Iraqi cleric Al-Sadr announces disarmament initiative

Iraqi security forces and civilians inspect the site of a car bomb attack in Sadr City district of Baghdad, on Wednesday. Reuters
Updated 09 June 2018
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Iraqi cleric Al-Sadr announces disarmament initiative

  • At least 18 people were killed and over 90 wounded as a result of the detonation of an ammunitions cache in Sadr City
  • Parliament passed a law on Wednesday ordering a nationwide manual recount of votes in the election, after Abadi cited serious violations

BAGHDAD: Iraqi cleric Moqtada Al-Sadr called on Friday for a nationwide disarmament campaign and announced his Baghdad stronghold would be first to disarm just two days after an ammunitions cache exploded there and killed 18 people.
Al-Sadr, whose political bloc won Iraq’s parliamentary election in May, called on all armed groups to hand in their weapons to the government and declared Baghdad’s Sadr City district would be a weapons-free area later this month.
“Everyone must obey the orders and not stand in the way of this initiative. Everyone should hand over their weapons without any discussion because the blood of Iraqis is more valuable to us than anything else,” he told his supporters in a statement.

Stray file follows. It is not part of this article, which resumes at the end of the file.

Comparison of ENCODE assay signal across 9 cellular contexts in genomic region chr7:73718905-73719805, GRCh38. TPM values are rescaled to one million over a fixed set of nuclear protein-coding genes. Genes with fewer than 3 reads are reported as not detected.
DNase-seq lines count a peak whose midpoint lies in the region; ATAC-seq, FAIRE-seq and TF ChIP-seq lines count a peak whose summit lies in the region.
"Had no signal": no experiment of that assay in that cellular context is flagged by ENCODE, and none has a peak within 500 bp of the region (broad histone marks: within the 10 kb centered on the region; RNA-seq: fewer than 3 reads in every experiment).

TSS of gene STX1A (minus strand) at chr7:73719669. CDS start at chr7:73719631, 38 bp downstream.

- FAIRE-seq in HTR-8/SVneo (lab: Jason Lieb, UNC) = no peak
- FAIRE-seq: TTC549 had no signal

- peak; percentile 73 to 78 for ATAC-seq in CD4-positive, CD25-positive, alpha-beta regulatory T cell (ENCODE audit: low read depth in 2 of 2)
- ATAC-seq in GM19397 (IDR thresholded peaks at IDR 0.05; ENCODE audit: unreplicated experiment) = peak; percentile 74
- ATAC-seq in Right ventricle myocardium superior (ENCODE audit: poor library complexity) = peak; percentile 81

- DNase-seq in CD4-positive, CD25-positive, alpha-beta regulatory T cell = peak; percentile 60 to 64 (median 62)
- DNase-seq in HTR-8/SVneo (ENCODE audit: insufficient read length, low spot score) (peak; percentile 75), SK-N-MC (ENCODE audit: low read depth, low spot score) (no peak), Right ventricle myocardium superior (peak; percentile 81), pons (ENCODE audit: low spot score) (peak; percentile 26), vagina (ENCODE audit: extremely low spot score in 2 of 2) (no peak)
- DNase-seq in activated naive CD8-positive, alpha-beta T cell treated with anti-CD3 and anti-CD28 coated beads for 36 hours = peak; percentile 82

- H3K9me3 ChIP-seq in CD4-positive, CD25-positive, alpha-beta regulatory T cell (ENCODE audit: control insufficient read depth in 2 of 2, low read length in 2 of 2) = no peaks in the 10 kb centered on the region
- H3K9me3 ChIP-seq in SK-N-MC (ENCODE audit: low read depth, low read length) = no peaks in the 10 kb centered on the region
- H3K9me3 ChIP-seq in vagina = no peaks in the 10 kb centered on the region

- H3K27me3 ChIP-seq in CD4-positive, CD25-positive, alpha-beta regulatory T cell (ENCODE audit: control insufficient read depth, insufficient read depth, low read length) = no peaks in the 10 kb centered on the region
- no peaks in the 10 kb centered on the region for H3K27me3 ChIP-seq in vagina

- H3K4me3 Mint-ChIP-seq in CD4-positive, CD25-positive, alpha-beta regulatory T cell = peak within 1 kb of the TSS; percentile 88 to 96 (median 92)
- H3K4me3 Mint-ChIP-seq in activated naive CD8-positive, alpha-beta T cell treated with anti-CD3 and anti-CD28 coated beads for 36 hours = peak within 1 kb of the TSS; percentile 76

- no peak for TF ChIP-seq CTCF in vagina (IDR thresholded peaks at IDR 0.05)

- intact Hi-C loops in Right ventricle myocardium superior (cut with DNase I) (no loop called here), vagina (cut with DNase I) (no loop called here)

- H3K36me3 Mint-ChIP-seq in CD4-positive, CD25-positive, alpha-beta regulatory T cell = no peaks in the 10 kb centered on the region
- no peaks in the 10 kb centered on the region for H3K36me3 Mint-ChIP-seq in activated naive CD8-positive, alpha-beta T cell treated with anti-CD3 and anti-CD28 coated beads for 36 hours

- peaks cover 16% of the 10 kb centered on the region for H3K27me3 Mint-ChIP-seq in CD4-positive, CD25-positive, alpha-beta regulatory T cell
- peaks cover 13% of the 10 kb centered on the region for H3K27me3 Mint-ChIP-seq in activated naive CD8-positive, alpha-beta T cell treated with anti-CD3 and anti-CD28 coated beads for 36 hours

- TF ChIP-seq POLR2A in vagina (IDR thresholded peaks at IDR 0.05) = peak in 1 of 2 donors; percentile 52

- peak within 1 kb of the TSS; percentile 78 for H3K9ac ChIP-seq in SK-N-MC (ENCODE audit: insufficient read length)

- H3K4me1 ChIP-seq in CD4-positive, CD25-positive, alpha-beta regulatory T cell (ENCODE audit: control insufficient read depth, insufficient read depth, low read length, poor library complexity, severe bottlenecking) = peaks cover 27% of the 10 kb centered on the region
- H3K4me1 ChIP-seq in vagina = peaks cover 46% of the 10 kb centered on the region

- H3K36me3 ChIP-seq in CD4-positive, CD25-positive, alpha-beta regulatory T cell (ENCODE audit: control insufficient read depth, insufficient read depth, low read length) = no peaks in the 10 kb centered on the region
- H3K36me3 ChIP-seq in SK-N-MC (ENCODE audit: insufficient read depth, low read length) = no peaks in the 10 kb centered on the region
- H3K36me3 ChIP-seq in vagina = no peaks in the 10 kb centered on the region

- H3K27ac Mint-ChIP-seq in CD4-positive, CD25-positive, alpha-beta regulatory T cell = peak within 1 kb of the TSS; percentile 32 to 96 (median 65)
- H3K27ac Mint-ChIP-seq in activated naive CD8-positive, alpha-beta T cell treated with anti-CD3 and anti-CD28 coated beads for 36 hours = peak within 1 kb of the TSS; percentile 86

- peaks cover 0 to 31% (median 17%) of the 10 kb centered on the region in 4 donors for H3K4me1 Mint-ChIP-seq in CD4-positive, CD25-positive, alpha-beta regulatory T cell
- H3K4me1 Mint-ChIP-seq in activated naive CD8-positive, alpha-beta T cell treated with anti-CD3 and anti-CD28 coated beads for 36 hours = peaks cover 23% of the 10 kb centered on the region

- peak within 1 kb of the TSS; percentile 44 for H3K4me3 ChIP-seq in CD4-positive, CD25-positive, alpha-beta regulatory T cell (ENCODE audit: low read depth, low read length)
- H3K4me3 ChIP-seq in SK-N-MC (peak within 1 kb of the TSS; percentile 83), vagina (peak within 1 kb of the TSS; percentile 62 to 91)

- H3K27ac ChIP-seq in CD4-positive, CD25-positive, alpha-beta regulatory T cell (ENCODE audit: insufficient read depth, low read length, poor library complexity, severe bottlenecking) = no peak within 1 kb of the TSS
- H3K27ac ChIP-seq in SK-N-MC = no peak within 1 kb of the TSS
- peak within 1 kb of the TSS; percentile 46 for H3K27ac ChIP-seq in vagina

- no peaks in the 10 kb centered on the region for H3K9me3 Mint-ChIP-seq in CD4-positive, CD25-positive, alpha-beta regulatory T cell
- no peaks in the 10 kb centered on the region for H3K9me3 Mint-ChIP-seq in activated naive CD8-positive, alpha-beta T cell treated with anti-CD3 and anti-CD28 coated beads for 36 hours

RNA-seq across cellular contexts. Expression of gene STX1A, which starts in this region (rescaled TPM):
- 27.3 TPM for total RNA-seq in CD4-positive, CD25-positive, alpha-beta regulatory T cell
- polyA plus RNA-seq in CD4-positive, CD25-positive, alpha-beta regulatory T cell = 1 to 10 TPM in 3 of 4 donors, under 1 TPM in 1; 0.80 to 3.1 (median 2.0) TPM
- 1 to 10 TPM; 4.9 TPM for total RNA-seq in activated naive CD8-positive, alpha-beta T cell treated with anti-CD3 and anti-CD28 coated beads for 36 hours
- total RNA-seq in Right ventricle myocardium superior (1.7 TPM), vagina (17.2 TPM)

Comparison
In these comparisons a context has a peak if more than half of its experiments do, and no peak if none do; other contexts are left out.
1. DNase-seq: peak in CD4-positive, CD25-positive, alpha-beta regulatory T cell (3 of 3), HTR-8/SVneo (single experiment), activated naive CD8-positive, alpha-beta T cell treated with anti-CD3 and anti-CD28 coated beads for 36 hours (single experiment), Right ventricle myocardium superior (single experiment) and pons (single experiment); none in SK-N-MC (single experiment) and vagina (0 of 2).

The move appeared to be aimed at easing tensions between Al-Sadr and the government.
At least 18 people were killed and over 90 wounded as a result of the detonation of an ammunitions cache in Sadr City just hours after parliament mandated a nationwide recount of votes for the May election, a measure rejected by Al-Sadr’s bloc.
Al-Sadr had urged his followers to remain calm after the explosion and ordered his office to investigate the incident.
Prime Minister Haider Abadi, whose bloc came in third, said storing ammunition in a residential area was a crime and ordered the Interior Ministry to investigate the incident and take legal action against those who had done so.
Some of Al-Sadr’s political opponents had suggested the ammunitions cache belonged to his Saraya Al-Salam (Peace Companies) militia.
The Interior Ministry released a statement on Friday thanking Al-Sadr for his announcement.
Al-Sadr, a nationalist who opposes the involvement of both the US and Iran, scored a surprise victory in the May 12 vote by promising to fight corruption and improve services.
Parliament passed a law on Wednesday ordering a nationwide manual recount of votes in the election, after Abadi cited serious violations.
The move could undermine Al-Sadr, who has in the past mobilized tens of thousands of followers to protest against government policies. One of his top aides expressed concerns that some parties were trying to sabotage the cleric’s victory.
Al-Sadr has always been seen as a wildcard in Iraq’s turbulent politics, which is often driven by sectarian interests.
His militia, previously known as the Mehdi Army, staged two violent uprisings against US occupation forces after the invasion. Iraqi and US officials described him at the time as the biggest security threat in Iraq.
He stressed on Friday that the disarmament campaign should be directed at all armed groups and warned that his followers must not be its sole target.